You, me, and the sea

But time makes you bolder, even children get older. And I’m getting older, too.

Landslide, Fleetwood Mac

“I’m happy we’re doing this,” you said. “We haven’t really talked like this in a while, and I’ve been wanting to speak with you.”
I perked up a little, trying to blink the drowsiness from my heavy eyes. I wanted to listen, to truly hear what you had to say. Then again, you never did have much trouble catching my attention.

Photo by Juskteez Vu on Unsplash

You were sitting cross-legged by the entrance of the tent that we set up on the beach. I, on the other hand, was lying down inside the tent, but with my head peeking out to gaze at the night sky. Really, it was only you who set up the tent – all I did was shine a flashlight so you could see what you were doing.
Here, far from the city, we could see the sky so clearly: inky black, dotted with stars so bright and big, I felt I could catch them with an outstretched hand. I’ve never seen a shooting star before.

We settled down with cigarettes and beer cans, staples of our most meaningful conversations. Landslide by Fleetwood Mac was playing on my phone, the music occasionally drowned out by the sound of crashing waves. But your voice rose above it all: not wavering, but with a depth of careful, controlled emotion that I have come to know and love so well.
I listened to you tell me about your fears, your disappointments in life. All the while, my mind was racing: when was the last time we opened each other up to ourselves this fully? To me, sharing my inner weaknesses was the pinnacle of intimacy. Despite all my whining about how I wish I were emotionless instead, I truly missed this vulnerability between us.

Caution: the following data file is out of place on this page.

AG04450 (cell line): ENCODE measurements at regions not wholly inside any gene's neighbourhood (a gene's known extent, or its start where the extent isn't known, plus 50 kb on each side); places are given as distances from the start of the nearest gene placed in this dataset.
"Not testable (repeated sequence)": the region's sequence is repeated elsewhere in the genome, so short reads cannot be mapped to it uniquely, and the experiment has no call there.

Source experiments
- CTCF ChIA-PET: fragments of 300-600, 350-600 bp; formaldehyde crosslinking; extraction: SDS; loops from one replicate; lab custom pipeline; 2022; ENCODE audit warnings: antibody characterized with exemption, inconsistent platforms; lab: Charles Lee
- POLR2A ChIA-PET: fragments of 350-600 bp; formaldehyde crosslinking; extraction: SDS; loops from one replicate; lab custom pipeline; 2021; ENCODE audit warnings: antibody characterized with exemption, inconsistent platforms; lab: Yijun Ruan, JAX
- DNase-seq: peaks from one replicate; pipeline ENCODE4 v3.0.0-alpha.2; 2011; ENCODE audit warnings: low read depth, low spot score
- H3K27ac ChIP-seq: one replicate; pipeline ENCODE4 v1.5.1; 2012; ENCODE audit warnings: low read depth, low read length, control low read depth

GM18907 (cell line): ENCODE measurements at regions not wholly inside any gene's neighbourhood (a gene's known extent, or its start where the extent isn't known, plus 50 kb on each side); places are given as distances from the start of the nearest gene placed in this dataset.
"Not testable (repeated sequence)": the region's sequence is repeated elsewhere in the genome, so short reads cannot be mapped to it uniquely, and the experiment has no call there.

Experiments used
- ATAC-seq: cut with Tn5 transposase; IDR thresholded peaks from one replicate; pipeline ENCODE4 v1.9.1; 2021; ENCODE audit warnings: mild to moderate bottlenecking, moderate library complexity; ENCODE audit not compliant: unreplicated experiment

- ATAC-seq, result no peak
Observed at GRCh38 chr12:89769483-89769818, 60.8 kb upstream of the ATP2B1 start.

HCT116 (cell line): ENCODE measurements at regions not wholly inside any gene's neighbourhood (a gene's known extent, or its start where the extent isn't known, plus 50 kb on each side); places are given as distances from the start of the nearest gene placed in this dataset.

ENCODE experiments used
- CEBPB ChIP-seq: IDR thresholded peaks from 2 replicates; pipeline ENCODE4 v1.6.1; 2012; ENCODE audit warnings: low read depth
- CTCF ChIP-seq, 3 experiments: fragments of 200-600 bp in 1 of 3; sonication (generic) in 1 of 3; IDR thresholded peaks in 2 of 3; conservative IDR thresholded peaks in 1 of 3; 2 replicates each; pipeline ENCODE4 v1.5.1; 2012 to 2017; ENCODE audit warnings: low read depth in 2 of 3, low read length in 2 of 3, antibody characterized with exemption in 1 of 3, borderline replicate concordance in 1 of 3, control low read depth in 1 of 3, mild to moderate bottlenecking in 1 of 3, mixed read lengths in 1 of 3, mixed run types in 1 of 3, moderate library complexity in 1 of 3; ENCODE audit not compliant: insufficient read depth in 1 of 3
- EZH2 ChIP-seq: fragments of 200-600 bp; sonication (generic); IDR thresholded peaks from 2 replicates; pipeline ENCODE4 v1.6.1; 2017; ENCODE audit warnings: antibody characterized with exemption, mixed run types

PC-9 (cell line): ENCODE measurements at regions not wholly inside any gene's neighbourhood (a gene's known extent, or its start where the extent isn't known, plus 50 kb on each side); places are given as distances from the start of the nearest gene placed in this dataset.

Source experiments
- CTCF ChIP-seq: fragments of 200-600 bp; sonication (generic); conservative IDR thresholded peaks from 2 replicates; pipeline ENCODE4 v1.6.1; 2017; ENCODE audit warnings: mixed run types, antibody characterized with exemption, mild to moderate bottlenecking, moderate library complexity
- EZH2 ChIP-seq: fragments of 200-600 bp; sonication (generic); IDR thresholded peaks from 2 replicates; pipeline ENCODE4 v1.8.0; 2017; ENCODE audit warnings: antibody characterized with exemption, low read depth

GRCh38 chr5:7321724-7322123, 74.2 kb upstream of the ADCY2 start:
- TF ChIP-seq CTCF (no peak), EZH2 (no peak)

Soon enough, it was my turn. To let my facade of strength fade, for even a few hours.
We’ve been best friends for nearly a decade, and I’ve shared so much of myself with you. There were a lot of nights that I’ve talked your ear off, becoming increasingly chatty with every bottle of beer. This night, though, it was difficult for me to put even a couple of sentences together. It seemed futile to describe the enormity of my misery, so my pauses were longer, sentences briefer, until eventually we settled into silence.

“It’s weird, though,” you finally said. “You send me messages that you’re sad, that you’re having a rough time… But every time we see each other, you seem totally okay.”

It’s true. How many nights have I spent, crying as quietly as I can, texting you about how I’m so tired of it all? How many messages have I sent you about how I’m dying of loneliness? Messages telling you about the voice in my head that drowns everything else out: the voice that yells, “I’m worthless, I’m stupid, I’m a mistake”?

The sand underneath my back was packed hard. Slowly, I sat up, readjusting my glasses. Crawling out of the tent, I sat down beside you, trying to find the right words.

My voice was hesitant. Shaky. I settled for the simplest truth I could share, one I knew for sure was true.
“You give me perspective.”
My darkest fears aren’t as scary when you’re with me. All my insecurities, anxiety, and anger fade, far away to a place where they couldn’t haunt me. For the meantime, at least, I am safe.
After a beat, I find the strength to keep speaking. “I see myself through your eyes, and realize that I’m not such a bad person after all. And it makes me think that maybe… I’m strong enough to keep trying to live.”

I didn’t say much more after that. We’ve been friends long enough for you to know the weight of what I just said. As someone who has tried to give up on life, it hasn’t always been easy for me to find a reason to carry on, but when I was weak, I found strength in you.

That night, I lost count of all the shooting stars I saw.

Author’s note: I’ve spent so many hours agonizing over this piece of writing. I felt that my words would cheapen one of the most magical moments I’ve ever had. But I know that if I didn’t put this memory into words, I’d regret it forever.

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